Savings vs. Debt Elimination – Which Comes First?

You can scrape together a small amount of extra cash each month, but you aren’t sure what you should do with the money. If you listen to financial expert Dave Ramsey, you will work through the Seven Baby Steps, which start with creating a $1,000 emergency fund. He also advocates debt elimination before retirement savings, reasoning that you’re less likely to borrow from your retirement funds during hard times if you eliminate debt and save first.

To determine what is right for you, there are some questions that you should answer. Under each of these questions, you’ll see a list of potential answers to use as a starting point. Add or delete items so that your final list reflects your personal situation.

What do you have to lose if you focus primarily on savings?

• You will have to continue making minimum payments on credit cards and loans, and that means wasting money on interest charges each month.
• Derogatory debt on your credit card will continue to lower your credit score.
• Even if you save a substantial down payment, your outstanding debt may prevent you from securing a home or auto loan.

What do you have to gain if you focus primarily on savings?

• You can prevent future credit card debt when you cover unexpected expenses from your savings account, avoiding interest and other fees.
• You’re less likely to worry about everyday expenses like the electric bill and food for your family, since you have savings to fall back on when necessary.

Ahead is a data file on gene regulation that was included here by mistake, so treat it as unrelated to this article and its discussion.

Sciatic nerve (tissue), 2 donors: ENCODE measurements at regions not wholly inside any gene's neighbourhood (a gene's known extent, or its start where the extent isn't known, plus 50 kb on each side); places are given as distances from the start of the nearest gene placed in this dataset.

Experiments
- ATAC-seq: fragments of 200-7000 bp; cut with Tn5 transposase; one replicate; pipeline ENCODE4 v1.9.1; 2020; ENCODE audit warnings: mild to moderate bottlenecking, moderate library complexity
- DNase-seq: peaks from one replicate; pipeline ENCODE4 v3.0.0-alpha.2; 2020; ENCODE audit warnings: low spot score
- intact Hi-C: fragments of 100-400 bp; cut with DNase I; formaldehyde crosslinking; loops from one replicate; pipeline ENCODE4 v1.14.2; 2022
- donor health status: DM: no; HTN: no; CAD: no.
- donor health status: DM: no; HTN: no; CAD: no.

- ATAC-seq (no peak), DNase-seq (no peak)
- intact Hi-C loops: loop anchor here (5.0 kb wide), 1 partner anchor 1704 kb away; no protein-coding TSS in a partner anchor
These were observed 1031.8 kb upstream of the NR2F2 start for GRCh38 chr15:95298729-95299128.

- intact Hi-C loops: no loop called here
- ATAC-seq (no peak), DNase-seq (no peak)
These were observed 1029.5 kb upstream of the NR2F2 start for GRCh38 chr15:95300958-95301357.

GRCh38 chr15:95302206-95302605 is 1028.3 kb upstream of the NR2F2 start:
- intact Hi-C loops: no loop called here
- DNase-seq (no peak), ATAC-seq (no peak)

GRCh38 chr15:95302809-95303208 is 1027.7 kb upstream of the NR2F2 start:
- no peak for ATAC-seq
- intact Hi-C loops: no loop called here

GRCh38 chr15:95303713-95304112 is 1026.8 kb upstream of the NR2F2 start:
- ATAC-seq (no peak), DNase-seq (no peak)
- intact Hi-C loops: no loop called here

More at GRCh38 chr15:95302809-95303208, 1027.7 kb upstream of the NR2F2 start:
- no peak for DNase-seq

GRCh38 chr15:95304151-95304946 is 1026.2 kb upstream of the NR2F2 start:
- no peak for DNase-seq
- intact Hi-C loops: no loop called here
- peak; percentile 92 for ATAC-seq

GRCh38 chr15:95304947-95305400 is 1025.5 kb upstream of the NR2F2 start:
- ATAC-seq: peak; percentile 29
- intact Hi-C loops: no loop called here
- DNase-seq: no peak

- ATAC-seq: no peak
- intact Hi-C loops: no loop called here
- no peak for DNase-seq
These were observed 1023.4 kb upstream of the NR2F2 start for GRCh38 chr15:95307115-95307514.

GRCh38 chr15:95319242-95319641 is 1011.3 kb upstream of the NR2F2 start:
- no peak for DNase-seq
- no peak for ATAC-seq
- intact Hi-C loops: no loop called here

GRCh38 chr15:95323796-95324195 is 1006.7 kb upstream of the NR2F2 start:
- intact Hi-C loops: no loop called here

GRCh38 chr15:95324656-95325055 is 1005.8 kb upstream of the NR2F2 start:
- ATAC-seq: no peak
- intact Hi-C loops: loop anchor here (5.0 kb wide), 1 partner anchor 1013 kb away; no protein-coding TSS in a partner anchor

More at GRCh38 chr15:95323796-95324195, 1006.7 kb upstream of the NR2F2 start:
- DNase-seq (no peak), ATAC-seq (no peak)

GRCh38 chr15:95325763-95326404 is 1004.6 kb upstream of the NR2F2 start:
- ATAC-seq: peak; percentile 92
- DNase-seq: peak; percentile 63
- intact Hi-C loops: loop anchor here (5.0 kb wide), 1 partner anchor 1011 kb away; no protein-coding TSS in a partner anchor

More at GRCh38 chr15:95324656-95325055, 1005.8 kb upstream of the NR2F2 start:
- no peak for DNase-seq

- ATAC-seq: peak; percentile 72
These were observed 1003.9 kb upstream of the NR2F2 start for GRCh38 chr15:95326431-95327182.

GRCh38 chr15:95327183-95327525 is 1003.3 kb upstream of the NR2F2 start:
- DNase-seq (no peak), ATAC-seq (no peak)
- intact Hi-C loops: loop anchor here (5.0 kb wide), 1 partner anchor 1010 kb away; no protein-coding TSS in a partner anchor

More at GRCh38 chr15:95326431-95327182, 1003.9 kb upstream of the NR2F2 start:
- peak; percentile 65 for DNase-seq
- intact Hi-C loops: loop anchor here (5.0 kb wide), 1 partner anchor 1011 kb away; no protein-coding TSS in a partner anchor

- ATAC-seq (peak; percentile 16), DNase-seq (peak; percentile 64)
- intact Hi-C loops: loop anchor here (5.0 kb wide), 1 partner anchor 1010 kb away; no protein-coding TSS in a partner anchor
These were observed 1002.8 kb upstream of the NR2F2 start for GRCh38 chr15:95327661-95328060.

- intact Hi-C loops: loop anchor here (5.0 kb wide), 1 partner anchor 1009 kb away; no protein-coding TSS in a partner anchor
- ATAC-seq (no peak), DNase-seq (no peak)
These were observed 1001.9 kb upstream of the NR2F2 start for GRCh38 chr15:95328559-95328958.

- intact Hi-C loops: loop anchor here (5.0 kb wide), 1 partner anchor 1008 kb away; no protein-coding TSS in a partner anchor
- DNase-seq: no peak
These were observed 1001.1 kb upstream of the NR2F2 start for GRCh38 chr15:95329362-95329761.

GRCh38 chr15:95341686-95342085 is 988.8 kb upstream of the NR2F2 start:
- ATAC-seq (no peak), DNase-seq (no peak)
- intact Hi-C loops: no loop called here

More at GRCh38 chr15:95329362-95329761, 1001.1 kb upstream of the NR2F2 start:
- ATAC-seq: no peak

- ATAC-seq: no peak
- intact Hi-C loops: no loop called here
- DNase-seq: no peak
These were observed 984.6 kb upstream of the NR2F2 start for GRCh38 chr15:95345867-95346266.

What do you have to lose if you focus primarily on debt reduction?

• You may need to borrow money if an unexpected expense comes along, you lose your job or another major financial setback occurs.
• It will make little sense to continue charging on credit cards unnecessarily, so you may have to turn down fun opportunities and make lifestyle sacrifices in order to eliminate the debt.

What do you have to gain if you focus exclusively on debt reduction?

• Your credit score will likely improve as you pay off derogatory listings and lower your credit utilization ratio.
• As you wipe out credit card and loan balances, you will stop paying the associated interest charges. Depending on the interest rates, this could mean a faster return on your money than you would get through investment in a savings account or even the stock market.
• You won’t have as many debt collectors or credit card companies calling you, and you’ll have fewer bills in the mail.
• Less debt and a higher credit score may qualify you for a home or auto loan with a low interest rate.

Is there any way to split your focus while making progress on both fronts simultaneously?

• Maybe you can save as much money as possible one month or financial quarter and then focus on eliminating debt the next, rotating your efforts accordingly.
• If you were to invest half of your money in savings and put the rest toward debt elimination, would it be enough to make any real progress on both sides? This is most likely to work if you have a substantial amount of free money each month.
• Can you participate in an employer-matched retirement fund or similar savings opportunity while also paying down debt? You may also find a way to prioritize savings while still making progress toward debt reduction.

Now that you have your answers to those five questions, are there more advantages to saving or paying off debt in your personal situation? If you decide to start saving a nest egg first, don’t make eliminating debt harder in the future. This means keeping your credit card balances as low as possible and carefully budgeting your money so that you live within your means. You will appreciate these efforts when it is time to pay off the debt.

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